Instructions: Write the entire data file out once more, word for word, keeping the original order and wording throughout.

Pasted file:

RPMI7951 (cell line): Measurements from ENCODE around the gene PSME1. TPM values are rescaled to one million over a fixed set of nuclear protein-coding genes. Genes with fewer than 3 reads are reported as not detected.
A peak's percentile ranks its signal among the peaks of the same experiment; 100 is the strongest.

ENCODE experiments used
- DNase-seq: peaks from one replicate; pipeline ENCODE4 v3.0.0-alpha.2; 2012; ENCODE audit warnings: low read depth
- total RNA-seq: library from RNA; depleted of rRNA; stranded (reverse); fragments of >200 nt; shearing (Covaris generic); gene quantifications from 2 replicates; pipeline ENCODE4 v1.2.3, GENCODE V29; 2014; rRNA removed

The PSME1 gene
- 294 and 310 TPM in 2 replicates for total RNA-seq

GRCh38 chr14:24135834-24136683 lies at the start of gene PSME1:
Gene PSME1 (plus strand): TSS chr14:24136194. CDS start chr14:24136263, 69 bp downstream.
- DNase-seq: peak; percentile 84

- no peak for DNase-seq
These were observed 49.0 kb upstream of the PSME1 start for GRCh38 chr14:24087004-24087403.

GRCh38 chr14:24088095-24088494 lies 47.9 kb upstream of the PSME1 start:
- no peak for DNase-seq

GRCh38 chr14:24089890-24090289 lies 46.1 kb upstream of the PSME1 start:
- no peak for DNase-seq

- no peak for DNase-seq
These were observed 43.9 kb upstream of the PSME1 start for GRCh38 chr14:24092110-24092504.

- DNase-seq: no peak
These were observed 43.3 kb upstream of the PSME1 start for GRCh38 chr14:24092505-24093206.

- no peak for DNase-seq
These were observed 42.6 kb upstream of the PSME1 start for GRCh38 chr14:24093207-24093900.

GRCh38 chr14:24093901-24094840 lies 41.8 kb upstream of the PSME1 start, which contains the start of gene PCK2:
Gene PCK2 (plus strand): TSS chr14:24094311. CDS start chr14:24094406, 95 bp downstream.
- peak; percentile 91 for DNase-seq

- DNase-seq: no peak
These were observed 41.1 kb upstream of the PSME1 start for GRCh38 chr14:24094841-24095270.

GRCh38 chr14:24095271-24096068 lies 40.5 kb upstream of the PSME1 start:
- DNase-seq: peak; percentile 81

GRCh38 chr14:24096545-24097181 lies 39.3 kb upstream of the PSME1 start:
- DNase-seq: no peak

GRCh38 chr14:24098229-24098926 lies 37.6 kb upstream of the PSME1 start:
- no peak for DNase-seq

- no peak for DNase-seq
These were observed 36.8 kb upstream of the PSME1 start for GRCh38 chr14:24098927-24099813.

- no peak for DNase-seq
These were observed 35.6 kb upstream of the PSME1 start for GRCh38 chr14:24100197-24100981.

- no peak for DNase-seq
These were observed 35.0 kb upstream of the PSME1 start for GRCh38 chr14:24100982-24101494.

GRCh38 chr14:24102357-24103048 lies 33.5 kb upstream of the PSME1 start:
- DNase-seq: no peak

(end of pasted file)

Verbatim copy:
RPMI7951 (cell line): Measurements from ENCODE around the gene PSME1. TPM values are rescaled to one million over a fixed set of nuclear protein-coding genes. Genes with fewer than 3 reads are reported as not detected.
A peak's percentile ranks its signal among the peaks of the same experiment; 100 is the strongest.

ENCODE experiments used
- DNase-seq: peaks from one replicate; pipeline ENCODE4 v3.0.0-alpha.2; 2012; ENCODE audit warnings: low read depth
- total RNA-seq: library from RNA; depleted of rRNA; stranded (reverse); fragments of >200 nt; shearing (Covaris generic); gene quantifications from 2 replicates; pipeline ENCODE4 v1.2.3, GENCODE V29; 2014; rRNA removed

The PSME1 gene
- 294 and 310 TPM in 2 replicates for total RNA-seq

GRCh38 chr14:24135834-24136683 lies at the start of gene PSME1:
Gene PSME1 (plus strand): TSS chr14:24136194. CDS start chr14:24136263, 69 bp downstream.
- DNase-seq: peak; percentile 84

- no peak for DNase-seq
These were observed 49.0 kb upstream of the PSME1 start for GRCh38 chr14:24087004-24087403.

GRCh38 chr14:24088095-24088494 lies 47.9 kb upstream of the PSME1 start:
- no peak for DNase-seq

GRCh38 chr14:24089890-24090289 lies 46.1 kb upstream of the PSME1 start:
- no peak for DNase-seq

- no peak for DNase-seq
These were observed 43.9 kb upstream of the PSME1 start for GRCh38 chr14:24092110-24092504.

- DNase-seq: no peak
These were observed 43.3 kb upstream of the PSME1 start for GRCh38 chr14:24092505-24093206.

- no peak for DNase-seq
These were observed 42.6 kb upstream of the PSME1 start for GRCh38 chr14:24093207-24093900.

GRCh38 chr14:24093901-24094840 lies 41.8 kb upstream of the PSME1 start, which contains the start of gene PCK2:
Gene PCK2 (plus strand): TSS chr14:24094311. CDS start chr14:24094406, 95 bp downstream.
- peak; percentile 91 for DNase-seq

- DNase-seq: no peak
These were observed 41.1 kb upstream of the PSME1 start for GRCh38 chr14:24094841-24095270.

GRCh38 chr14:24095271-24096068 lies 40.5 kb upstream of the PSME1 start:
- DNase-seq: peak; percentile 81

GRCh38 chr14:24096545-24097181 lies 39.3 kb upstream of the PSME1 start:
- DNase-seq: no peak

GRCh38 chr14:24098229-24098926 lies 37.6 kb upstream of the PSME1 start:
- no peak for DNase-seq

- no peak for DNase-seq
These were observed 36.8 kb upstream of the PSME1 start for GRCh38 chr14:24098927-24099813.

- no peak for DNase-seq
These were observed 35.6 kb upstream of the PSME1 start for GRCh38 chr14:24100197-24100981.

- no peak for DNase-seq
These were observed 35.0 kb upstream of the PSME1 start for GRCh38 chr14:24100982-24101494.

GRCh38 chr14:24102357-24103048 lies 33.5 kb upstream of the PSME1 start:
- DNase-seq: no peak